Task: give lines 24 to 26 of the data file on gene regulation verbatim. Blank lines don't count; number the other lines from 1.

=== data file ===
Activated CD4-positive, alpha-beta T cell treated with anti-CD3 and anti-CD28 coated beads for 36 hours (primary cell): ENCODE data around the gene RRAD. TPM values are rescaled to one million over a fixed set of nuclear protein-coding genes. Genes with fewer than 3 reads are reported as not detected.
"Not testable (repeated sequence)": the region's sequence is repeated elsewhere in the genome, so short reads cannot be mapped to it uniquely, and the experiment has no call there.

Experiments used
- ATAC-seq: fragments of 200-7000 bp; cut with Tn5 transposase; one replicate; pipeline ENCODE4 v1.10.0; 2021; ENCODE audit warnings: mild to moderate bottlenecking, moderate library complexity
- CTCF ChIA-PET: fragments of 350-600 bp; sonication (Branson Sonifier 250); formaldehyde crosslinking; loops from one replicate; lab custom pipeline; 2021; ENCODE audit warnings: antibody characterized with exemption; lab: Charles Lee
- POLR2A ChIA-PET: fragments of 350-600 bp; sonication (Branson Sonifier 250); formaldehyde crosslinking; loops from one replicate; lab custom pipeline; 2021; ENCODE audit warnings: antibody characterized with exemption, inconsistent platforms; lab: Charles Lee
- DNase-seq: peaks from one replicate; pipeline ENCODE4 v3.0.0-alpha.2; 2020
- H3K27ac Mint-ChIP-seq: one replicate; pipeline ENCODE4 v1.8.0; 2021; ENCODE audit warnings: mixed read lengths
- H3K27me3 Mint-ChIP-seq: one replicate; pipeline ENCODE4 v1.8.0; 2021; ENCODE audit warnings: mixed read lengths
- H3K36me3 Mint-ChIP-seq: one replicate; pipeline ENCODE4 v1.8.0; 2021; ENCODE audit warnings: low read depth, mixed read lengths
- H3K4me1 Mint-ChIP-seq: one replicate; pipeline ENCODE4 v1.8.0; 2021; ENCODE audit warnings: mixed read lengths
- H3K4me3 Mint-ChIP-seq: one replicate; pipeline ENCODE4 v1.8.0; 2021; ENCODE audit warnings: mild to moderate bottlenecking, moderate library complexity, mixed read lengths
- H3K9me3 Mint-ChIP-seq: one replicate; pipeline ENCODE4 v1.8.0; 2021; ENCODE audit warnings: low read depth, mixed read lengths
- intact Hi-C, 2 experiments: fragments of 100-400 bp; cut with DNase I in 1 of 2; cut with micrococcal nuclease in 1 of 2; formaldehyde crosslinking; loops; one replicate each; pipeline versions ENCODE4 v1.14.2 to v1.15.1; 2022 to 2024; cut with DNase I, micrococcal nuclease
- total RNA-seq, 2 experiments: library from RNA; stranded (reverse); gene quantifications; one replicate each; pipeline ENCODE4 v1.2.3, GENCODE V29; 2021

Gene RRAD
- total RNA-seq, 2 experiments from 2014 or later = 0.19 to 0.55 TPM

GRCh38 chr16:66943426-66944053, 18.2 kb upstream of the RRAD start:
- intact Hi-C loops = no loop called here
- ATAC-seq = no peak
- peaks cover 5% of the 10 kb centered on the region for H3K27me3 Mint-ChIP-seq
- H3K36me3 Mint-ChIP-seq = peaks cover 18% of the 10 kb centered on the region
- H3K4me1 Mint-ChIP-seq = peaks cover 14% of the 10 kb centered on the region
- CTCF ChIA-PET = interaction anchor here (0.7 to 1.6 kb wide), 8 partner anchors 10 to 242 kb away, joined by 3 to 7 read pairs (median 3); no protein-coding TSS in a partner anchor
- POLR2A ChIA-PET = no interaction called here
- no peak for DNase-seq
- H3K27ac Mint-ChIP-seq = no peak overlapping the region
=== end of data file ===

- CTCF ChIA-PET = interaction anchor here (0.7 to 1.6 kb wide), 8 partner anchors 10 to 242 kb away, joined by 3 to 7 read pairs (median 3); no protein-coding TSS in a partner anchor
- POLR2A ChIA-PET = no interaction called here
- no peak for DNase-seq